Rwanda 2017 – Day 4

Thursday, June 15
Today was a rough day physically and emotionally. We left early, before the sunrise, and I didn’t get a sunrise picture. We had a long drive to Kageyo in the eastern part of the country. We drove through Kayonza for a necessary stop, and then shortly after Kayonza, we hit the red dirt road. The red dirt road turns everything red. The trees and the houses are red from the dust as it sprays from the vehicles.
One of the amazing things about our trip was all the agriculture in the area. We saw rice, beans, corn, and sunflowers being harvested in addition to the prevalent bananas. People worked in the fields from 5 AM to 5 PM, or later. After a long drive, we saw Kageyo in the distance. Kageyo, a big city in the eastern part of Rwanda, came into being when the government of Tanzania kicked refugees from Rwanda out of the country. They had to leave everything behind and go back to Rwanda. The government has worked hard to provide living places for these refugees. While they don’t have electricity, for the most part, or running water either, the people have worked hard to build a beautiful city. 
We visited the Kageyo A school today. In this school, Grades 1-4 have double shifts because of the number of students. The government would like them to put 5th grade and higher grades into double shifts also, but the Kageyo school won’t do it because those students need all the time they can have to prepare for exams. As a result, the school only has 2010 students. (Yes, that was tongue in cheek.) We saw some of the primary classes where kids had to sit on the floor because they didn’t have enough desks. And the desks were too large. So a class with about 80 kids had 12 desk seats. And that was just the morning shift. The sponsorship money for kids at Kageyo goes a long way, but the needs are even greater! 
Lucy was in a 5th grade class where she thought the teacher was fantastic. They were doing an English lesson and she only had one suggestion for her. I worked with a teacher in 6th grade who was beginning the reviews for the national exams to be held in November. He had written questions on the board. He was an older teacher who had begun teaching around the same time I did. Now, the reason he had written the questions on the board is that he didn’t have access to a copy machine to run copies of the paper. If they had one, it wouldn’t have electricity to run, or paper. Students have a book for each class where the write these questions down, answer them, and take any notes they need to. Everything is in English, because that it the language of the tests. 
When a student had a question about one of the questions, he drew the answer out of members of the class, instead of giving them the answer. Many students were unfamiliar with the term because they hadn’t experienced it. When they finally understood the term, he reiterated the question and waited for them to answer. Then, the kids started asking me questions. They were personal at first, but then they began asking interesting questions about the United States. Many of the questions were deep thinking political questions. The teacher also asked me about issues that expressed his concerns about what the American government is doing.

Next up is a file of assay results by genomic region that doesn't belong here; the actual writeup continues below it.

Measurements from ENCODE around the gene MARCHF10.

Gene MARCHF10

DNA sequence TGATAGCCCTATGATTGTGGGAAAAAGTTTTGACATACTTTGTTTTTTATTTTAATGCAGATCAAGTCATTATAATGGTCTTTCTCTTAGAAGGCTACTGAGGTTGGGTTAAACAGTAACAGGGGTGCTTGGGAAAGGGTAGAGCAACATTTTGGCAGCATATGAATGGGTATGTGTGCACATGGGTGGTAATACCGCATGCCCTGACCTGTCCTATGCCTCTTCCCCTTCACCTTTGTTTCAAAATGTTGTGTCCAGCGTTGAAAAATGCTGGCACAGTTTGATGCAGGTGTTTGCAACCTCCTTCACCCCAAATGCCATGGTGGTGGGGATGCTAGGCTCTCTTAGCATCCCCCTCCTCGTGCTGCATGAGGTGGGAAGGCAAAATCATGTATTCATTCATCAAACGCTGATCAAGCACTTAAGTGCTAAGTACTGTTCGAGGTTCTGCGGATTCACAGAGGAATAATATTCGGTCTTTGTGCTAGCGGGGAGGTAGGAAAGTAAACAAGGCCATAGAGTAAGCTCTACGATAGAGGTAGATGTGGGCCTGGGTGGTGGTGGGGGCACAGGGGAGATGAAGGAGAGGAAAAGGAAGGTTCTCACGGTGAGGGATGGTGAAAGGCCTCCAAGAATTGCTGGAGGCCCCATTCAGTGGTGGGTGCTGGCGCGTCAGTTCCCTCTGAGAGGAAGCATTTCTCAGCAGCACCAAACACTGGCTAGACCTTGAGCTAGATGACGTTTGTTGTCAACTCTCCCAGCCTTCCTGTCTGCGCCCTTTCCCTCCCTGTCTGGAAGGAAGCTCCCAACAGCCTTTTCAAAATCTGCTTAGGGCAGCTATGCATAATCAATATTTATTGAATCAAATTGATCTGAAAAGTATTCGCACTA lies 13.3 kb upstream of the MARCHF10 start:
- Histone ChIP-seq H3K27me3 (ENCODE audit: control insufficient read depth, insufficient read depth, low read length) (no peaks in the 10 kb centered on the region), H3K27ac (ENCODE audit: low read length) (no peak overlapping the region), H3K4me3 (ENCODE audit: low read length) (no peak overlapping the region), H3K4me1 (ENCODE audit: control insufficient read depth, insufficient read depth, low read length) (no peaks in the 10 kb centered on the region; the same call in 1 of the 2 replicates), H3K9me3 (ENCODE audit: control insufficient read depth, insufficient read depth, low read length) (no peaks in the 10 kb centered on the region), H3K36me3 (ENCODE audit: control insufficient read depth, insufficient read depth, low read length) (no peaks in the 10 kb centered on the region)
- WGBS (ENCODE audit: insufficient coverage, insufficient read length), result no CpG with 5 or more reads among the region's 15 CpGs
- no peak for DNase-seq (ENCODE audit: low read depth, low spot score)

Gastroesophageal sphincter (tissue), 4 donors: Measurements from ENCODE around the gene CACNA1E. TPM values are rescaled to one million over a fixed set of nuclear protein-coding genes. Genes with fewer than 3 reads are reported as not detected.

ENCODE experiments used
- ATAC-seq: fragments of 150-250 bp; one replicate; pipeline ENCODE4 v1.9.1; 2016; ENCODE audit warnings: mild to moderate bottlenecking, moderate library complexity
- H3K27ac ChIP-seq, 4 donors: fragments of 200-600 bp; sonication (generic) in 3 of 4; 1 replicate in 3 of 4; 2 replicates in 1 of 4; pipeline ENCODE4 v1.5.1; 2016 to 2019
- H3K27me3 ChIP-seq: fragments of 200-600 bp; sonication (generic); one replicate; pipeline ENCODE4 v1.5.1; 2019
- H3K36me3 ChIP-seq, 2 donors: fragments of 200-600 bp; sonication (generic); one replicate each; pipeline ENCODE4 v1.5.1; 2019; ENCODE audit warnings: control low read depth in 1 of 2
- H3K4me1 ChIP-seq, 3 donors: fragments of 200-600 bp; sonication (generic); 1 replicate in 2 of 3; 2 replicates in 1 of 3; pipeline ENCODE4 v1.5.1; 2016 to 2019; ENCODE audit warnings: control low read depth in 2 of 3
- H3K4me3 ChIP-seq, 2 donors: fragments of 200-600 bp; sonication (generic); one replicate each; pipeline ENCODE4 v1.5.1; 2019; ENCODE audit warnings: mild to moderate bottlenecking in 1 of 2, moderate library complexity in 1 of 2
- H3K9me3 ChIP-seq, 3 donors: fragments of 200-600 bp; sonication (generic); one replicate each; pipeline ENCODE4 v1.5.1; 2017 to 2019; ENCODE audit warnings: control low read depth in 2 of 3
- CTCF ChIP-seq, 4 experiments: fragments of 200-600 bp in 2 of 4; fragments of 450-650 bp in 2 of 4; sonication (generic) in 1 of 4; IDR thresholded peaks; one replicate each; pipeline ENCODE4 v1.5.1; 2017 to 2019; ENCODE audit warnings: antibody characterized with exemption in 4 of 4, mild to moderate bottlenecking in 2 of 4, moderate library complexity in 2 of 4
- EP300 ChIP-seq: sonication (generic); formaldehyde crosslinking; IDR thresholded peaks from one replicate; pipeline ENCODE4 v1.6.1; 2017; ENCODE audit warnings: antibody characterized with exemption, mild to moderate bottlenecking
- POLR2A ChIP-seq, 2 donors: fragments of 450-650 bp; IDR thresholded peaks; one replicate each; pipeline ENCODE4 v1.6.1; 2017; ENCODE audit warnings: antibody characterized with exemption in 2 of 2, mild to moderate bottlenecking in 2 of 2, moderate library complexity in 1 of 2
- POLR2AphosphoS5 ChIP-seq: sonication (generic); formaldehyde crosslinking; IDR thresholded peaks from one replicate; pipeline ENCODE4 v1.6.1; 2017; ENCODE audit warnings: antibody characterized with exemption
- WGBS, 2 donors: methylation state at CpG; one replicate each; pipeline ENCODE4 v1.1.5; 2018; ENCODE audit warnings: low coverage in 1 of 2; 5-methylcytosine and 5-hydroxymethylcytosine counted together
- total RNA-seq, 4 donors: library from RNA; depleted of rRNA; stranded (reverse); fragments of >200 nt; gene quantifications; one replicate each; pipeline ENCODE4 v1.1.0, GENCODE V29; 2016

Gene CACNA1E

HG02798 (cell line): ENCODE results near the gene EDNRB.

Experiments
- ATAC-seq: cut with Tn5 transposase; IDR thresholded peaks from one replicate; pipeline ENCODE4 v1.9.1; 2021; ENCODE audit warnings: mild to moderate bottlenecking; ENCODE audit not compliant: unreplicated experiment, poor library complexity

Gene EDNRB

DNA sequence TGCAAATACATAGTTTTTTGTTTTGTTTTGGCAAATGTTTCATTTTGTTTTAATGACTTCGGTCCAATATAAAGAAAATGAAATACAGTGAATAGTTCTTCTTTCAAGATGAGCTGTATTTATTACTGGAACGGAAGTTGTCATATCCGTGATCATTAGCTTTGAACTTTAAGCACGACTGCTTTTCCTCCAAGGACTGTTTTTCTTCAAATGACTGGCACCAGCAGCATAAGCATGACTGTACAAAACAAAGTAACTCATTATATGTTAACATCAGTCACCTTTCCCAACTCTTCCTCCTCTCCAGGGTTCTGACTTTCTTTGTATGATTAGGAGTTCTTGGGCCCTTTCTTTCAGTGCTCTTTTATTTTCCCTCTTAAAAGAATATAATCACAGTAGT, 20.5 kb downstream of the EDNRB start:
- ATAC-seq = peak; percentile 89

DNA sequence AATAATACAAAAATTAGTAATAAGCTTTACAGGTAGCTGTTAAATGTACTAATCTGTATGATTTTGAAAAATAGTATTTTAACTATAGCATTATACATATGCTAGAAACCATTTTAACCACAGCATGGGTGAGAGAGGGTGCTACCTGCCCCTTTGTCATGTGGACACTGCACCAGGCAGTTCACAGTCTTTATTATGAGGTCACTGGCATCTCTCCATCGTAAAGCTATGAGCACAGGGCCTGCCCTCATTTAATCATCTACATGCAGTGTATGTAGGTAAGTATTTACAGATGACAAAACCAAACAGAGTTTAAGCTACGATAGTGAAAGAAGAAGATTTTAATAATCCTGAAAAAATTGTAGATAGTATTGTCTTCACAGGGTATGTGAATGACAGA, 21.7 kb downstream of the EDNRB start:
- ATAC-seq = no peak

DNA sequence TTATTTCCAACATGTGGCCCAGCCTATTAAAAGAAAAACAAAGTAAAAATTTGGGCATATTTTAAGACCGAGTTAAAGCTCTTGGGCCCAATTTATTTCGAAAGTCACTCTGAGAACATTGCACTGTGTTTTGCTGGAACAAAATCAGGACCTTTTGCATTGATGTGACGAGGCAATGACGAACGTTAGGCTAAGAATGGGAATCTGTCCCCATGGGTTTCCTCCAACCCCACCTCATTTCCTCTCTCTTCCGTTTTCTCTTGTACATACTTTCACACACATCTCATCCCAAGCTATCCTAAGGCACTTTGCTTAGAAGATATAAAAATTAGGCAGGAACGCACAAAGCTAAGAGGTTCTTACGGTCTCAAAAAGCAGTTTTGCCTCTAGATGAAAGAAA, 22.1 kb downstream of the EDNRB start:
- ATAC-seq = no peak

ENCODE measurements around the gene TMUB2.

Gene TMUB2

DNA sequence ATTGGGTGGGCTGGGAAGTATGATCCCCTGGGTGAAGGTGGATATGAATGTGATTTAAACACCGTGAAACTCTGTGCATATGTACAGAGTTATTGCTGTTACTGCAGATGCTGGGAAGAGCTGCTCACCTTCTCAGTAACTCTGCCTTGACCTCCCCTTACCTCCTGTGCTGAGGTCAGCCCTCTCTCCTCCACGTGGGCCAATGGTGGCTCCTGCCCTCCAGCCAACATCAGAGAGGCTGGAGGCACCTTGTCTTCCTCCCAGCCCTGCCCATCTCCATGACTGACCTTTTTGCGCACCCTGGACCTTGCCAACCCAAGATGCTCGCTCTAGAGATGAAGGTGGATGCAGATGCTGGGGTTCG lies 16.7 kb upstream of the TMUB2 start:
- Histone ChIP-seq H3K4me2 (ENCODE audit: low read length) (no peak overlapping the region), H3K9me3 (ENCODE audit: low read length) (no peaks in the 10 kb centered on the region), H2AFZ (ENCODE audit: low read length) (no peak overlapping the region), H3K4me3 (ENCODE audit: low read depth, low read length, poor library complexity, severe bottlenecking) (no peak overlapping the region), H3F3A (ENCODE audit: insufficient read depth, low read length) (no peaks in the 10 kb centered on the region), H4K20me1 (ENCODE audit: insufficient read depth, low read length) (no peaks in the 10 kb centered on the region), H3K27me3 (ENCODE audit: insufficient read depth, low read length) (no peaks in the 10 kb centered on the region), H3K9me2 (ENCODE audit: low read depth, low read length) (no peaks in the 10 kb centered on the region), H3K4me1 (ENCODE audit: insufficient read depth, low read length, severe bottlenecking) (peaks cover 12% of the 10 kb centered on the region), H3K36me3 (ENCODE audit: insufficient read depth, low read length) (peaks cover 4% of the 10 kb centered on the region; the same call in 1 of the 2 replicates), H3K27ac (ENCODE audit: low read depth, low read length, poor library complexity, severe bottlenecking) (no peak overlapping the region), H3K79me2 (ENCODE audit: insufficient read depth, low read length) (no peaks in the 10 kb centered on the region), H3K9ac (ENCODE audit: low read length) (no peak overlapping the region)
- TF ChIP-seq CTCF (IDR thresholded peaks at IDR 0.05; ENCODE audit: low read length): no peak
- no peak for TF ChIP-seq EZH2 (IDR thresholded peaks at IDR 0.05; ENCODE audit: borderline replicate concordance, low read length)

Once class was over, we talked about the lesson and how some of the teaching methods used in the past will need to be changed with the government’s emphasis on competency based curriculum. Then, we had an interesting discussion in the staff room about some of the differences between the American classroom and the Rwandan classroom, even though teacher concerns are similar. 
We ate lunch, and then got ready for what Lucy and I considered the highlight of the day: home visits. We always love going on these visits as sponsors, sponsored child, and family get together, but today, we would get to see our African daughter. While we were waiting for the bus after lunch in walked a beautiful young lady. It took me a second to realize that she was our daughter. Because Kageyo had no secondary school when she was ready to go, she has been in a boarding school for the last 3 years. She had walked to the school so she could see us early. We were told that she had moved in that time. We thought it was closer. It was much farther, as we discovered later. 
I could tell you some amazing things about our daughter. Ok, I will. I don’t know exactly how her school is set up, but she noted that she was the assistant pastor at her school. She found a church there and is part of the praise team just as she was in Kageyo. When asked what she needs, this young lady who has nothing by America’s standards, continues to tell us “nothing.” Normally, after gifts are given, the sponsor prays for the child and the family. I asked her to pray for Lucy and I after we did that, and, through her tears, she prayed an amazing prayer that blessed us tremendously. I mentioned her tears, but let’s be honest, there wasn’t a dry eye in the house after the prayer. 
After that, we left. Ok, we hugged a lot. We took pictures. Then we left. While we were inside with our daughter, other team members were giving kids stickers and introducing them to the wonders of bubbles. As we headed home, we noted a few kids with stickers still showing. The drive was long, and the traffic was bad, but God was still good…even though we had to leave our daughter. The evening was spent making final preparations for the teacher conference tomorrow. My group is the first group from the team to present tomorrow…Prayers would be appreciated!

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About rockyfort

I am a retired Middle School Teacher. I share each day what God is teaching me from reading His word hoping that people can benefit from reading what God has taught me.
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